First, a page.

And as for morality, well, that comes down to whether more employers decide that basic human decency requires viewing their workers not as interchangeable cogs to be paid as little as possible and worked to the bone but as valuable partners in building a company for the long term.
In an exercise class recently the instructor shouted at me, at all of us: “Don’t let your mind set limits that aren’t really there.” You’ll find this attitude all over the island. It is encouraged and reflected in the popular culture, especially the movies, so many of which, after all, begin their creative lives here, in Manhattan. According to the movies it’s only our own limited brains that are keeping us from happiness. In the future we will take a pill to make us limitless (and ideal citizens of Manhattan), or we will, like Scarlett Johansson in Lucy, use 100 percent of our brain’s capacity instead of the mythic 10. In these formulations the world as it is has no real claim on us. Our happiness, our miseries, our beaches, or our blasted heaths—they are all within our own power to create, or destroy.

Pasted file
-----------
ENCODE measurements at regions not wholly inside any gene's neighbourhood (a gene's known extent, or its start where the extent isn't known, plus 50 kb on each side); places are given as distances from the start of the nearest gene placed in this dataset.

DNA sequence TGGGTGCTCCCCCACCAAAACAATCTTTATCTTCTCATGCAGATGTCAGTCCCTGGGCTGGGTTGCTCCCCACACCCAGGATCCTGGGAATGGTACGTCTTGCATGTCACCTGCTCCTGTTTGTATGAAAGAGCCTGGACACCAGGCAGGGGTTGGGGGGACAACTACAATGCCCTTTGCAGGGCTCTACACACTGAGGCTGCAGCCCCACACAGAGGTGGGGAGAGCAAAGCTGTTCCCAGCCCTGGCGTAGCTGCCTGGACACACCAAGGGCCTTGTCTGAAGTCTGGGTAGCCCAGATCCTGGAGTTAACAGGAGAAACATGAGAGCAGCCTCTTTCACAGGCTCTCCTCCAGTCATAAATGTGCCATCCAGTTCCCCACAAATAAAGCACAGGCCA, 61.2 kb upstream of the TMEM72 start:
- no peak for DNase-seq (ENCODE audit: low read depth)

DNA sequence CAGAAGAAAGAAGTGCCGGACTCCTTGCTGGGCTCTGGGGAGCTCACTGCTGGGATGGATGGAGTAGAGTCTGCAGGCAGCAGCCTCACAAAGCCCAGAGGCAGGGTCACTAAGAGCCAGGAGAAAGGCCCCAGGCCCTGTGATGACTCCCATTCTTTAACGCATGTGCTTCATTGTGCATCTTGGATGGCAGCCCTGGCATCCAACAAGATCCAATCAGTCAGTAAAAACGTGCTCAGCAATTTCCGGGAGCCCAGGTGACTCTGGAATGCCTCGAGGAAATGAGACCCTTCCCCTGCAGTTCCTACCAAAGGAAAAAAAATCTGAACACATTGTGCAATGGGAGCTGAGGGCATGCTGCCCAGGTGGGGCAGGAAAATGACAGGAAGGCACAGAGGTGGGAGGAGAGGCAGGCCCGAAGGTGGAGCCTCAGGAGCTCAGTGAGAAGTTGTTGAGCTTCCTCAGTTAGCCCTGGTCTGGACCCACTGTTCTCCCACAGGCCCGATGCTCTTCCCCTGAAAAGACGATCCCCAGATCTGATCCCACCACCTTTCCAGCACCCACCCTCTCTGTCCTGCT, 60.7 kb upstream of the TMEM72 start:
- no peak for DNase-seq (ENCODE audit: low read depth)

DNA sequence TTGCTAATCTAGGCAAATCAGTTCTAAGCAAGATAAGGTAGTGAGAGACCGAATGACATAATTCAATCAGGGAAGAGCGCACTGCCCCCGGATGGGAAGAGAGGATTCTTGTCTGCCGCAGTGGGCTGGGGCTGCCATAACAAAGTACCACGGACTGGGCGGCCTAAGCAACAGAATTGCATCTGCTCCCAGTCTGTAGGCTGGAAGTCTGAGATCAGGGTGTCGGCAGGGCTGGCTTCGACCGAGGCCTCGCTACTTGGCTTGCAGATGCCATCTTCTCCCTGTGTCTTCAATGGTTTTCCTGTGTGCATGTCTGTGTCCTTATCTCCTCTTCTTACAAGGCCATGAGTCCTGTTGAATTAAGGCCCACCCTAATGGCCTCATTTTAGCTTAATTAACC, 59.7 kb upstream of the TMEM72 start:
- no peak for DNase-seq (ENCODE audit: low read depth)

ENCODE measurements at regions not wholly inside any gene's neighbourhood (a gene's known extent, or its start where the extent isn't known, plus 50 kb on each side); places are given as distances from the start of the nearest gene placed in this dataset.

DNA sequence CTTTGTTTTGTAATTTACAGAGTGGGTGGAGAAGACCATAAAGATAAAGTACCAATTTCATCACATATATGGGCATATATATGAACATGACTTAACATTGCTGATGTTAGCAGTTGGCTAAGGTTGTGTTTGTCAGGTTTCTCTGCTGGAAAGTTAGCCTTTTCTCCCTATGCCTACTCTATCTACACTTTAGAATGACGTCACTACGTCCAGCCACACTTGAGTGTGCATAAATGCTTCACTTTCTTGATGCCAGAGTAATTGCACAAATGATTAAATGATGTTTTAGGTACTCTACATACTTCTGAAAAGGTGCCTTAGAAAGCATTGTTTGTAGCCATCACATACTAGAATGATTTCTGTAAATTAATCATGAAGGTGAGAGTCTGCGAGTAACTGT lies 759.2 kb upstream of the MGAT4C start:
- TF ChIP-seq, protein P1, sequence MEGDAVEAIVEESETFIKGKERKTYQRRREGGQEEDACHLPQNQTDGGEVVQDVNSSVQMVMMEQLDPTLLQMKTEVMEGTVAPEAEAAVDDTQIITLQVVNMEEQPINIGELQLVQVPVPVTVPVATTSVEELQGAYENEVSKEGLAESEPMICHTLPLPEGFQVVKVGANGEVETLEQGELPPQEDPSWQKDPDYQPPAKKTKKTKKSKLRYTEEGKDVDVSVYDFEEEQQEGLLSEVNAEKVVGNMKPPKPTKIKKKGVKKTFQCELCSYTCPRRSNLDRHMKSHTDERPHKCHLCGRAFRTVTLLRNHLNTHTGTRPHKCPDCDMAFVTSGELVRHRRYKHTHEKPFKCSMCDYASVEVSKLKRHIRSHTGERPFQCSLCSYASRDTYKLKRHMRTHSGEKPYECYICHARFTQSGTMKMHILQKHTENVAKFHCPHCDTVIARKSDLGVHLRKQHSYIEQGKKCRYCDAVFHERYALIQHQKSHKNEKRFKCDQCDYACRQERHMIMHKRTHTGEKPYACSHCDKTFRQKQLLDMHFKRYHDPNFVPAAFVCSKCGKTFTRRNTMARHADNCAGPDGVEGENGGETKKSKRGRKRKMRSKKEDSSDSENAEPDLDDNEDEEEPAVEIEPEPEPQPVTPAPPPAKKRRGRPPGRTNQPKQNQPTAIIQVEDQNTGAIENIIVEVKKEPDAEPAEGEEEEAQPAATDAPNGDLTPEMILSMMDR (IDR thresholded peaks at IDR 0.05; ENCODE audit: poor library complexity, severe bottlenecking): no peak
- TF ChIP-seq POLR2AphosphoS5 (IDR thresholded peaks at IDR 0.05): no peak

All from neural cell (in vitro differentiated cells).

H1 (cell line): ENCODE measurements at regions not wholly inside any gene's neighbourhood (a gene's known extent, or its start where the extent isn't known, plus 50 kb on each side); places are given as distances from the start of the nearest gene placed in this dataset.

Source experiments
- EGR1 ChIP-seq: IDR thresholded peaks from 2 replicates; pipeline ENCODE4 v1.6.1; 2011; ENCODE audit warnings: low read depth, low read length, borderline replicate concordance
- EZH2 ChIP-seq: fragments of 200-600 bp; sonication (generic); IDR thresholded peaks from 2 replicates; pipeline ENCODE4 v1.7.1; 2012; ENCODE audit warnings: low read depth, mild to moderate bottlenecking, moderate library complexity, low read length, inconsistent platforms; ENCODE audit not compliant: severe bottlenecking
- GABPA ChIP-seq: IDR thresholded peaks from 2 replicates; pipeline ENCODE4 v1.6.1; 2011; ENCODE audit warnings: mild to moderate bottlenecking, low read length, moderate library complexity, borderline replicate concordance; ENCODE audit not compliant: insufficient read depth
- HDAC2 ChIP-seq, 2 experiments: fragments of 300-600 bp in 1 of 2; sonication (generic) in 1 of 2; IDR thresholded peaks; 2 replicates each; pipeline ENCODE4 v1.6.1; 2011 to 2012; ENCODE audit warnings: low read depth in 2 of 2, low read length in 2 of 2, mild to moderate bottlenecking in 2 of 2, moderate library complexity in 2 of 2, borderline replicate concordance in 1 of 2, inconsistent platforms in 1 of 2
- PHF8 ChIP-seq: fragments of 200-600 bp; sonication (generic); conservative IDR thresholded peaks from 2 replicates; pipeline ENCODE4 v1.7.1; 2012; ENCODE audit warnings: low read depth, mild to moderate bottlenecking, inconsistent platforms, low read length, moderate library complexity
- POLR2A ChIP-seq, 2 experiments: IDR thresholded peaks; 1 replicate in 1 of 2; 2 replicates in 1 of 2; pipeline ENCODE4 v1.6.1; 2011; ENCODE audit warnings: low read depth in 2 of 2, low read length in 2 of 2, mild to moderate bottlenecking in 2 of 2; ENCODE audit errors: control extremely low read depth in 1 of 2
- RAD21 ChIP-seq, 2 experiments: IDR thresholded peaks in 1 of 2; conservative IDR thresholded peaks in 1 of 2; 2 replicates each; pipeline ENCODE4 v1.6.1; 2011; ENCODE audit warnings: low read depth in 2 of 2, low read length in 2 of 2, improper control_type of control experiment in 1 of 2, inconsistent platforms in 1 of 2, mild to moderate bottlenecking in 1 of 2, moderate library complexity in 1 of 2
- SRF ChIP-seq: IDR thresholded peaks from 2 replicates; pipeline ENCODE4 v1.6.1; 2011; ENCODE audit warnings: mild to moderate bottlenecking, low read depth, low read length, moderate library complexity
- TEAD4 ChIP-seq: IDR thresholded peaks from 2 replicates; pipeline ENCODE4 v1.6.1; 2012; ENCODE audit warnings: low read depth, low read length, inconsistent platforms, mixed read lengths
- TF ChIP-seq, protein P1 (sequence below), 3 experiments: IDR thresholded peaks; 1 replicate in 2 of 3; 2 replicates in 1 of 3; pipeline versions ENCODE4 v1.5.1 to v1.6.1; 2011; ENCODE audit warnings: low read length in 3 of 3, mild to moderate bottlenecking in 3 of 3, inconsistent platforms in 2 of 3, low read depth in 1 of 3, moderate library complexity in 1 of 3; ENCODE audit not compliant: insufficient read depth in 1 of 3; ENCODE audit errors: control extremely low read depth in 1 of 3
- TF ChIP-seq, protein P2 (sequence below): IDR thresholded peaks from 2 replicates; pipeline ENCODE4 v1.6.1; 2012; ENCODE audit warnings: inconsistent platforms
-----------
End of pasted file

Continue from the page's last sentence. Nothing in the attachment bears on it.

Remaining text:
In times of stress or moments of transition, sometimes it can feel like the whole world is closing in on you. When that happens, you should close your eyes, take a deep breath, listen to the people who love you when they give you advice, and remember what really matters.
When trouble strikes, head to the library. You will either be able to solve the problem, or simply have something to read as the world crashes down around you.
While African-Americans in Ferguson must remain the primary voices and decision-makers calling for action to address the murder of Michael Brown, other communities of color can and must join Ferguson’s fight by linking the impact of racially motivated policing with the structural racial inequities that exacerbate it.